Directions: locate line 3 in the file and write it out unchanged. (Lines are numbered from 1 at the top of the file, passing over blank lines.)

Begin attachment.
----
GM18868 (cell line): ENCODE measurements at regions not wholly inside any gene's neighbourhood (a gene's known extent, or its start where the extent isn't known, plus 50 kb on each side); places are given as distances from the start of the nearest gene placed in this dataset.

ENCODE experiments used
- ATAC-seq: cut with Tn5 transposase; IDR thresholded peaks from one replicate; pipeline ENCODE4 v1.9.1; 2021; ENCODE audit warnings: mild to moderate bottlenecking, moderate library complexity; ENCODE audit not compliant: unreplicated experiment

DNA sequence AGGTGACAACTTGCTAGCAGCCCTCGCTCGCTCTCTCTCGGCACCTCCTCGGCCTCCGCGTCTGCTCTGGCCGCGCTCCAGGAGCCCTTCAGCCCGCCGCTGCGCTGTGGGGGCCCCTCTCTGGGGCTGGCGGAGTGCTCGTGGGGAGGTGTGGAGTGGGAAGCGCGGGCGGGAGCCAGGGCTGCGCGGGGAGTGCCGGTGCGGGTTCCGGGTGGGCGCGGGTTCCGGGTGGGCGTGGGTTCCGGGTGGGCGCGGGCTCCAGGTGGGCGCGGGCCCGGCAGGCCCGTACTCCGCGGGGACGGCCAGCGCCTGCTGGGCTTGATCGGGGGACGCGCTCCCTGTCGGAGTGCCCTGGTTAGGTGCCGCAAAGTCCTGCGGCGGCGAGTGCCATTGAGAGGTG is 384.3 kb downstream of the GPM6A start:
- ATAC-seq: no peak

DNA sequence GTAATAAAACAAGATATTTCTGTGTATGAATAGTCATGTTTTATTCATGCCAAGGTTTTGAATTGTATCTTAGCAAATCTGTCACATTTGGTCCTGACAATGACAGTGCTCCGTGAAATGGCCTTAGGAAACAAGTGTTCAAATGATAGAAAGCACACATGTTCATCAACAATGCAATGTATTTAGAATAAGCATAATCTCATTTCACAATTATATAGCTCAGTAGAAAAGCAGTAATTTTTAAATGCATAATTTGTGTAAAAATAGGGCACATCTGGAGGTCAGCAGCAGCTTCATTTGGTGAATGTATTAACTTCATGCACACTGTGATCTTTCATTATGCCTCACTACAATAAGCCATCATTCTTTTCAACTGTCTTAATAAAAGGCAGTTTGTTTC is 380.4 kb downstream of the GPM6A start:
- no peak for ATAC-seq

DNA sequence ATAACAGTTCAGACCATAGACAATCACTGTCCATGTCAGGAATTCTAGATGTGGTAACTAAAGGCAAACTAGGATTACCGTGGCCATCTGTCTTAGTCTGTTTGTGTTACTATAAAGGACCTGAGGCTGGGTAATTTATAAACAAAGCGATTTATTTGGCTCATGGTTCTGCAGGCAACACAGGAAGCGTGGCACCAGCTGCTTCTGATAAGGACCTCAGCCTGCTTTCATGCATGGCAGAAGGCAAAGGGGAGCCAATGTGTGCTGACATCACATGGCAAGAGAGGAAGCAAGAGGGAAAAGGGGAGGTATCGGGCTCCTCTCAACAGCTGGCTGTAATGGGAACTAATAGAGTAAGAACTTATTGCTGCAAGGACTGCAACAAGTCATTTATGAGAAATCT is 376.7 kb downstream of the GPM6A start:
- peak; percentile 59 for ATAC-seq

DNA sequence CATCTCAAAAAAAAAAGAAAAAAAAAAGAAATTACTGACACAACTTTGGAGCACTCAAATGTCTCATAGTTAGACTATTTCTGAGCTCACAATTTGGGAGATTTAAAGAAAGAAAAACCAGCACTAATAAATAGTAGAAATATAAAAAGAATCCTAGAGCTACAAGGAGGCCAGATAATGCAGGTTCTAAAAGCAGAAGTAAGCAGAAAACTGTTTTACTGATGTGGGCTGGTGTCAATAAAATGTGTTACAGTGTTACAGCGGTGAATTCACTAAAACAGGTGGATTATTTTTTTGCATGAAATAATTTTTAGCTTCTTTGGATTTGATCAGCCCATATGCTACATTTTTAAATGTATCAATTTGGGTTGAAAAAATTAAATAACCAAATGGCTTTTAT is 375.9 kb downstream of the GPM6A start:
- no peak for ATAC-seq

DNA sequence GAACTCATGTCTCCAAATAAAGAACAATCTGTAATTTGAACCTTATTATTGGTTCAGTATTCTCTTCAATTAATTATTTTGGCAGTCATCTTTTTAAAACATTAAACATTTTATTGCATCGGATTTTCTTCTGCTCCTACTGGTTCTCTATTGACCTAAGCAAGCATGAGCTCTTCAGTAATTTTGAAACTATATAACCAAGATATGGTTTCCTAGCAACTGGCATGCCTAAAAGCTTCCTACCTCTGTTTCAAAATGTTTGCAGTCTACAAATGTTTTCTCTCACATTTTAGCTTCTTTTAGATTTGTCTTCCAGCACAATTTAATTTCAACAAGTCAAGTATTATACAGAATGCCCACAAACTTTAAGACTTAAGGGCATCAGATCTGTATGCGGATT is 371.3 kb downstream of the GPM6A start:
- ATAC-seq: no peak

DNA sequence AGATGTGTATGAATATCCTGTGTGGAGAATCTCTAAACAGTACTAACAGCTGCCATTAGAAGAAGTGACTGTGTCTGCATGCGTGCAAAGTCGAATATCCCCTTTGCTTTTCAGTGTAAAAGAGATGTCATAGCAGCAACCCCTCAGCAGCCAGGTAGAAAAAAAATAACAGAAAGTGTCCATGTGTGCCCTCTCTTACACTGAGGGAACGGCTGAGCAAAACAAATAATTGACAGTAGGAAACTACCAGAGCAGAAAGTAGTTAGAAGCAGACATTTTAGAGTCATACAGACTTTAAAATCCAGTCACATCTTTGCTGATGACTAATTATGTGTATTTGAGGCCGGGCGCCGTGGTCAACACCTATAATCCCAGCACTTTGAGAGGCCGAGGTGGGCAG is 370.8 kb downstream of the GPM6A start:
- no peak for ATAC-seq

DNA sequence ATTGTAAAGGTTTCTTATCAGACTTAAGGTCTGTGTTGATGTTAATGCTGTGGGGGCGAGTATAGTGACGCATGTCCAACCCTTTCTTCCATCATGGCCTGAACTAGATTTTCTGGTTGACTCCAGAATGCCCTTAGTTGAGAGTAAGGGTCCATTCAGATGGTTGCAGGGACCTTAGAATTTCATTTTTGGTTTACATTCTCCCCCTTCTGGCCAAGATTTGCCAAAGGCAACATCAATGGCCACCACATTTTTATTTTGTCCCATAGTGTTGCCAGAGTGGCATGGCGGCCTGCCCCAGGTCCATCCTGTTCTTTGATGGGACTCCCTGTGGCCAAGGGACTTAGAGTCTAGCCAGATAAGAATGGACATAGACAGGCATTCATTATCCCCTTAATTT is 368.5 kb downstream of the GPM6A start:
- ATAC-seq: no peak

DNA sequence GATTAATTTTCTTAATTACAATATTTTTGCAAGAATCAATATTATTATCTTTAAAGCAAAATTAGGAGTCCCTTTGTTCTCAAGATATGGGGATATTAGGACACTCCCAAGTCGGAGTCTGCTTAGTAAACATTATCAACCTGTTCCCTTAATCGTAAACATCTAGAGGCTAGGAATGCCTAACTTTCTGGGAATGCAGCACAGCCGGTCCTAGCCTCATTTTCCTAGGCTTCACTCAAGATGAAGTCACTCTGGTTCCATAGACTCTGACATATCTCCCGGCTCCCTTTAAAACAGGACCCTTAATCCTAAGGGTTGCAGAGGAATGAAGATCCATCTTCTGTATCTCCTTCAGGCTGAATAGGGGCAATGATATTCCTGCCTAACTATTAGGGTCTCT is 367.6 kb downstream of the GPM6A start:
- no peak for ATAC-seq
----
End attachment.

- ATAC-seq: cut with Tn5 transposase; IDR thresholded peaks from one replicate; pipeline ENCODE4 v1.9.1; 2021; ENCODE audit warnings: mild to moderate bottlenecking, moderate library complexity; ENCODE audit not compliant: unreplicated experiment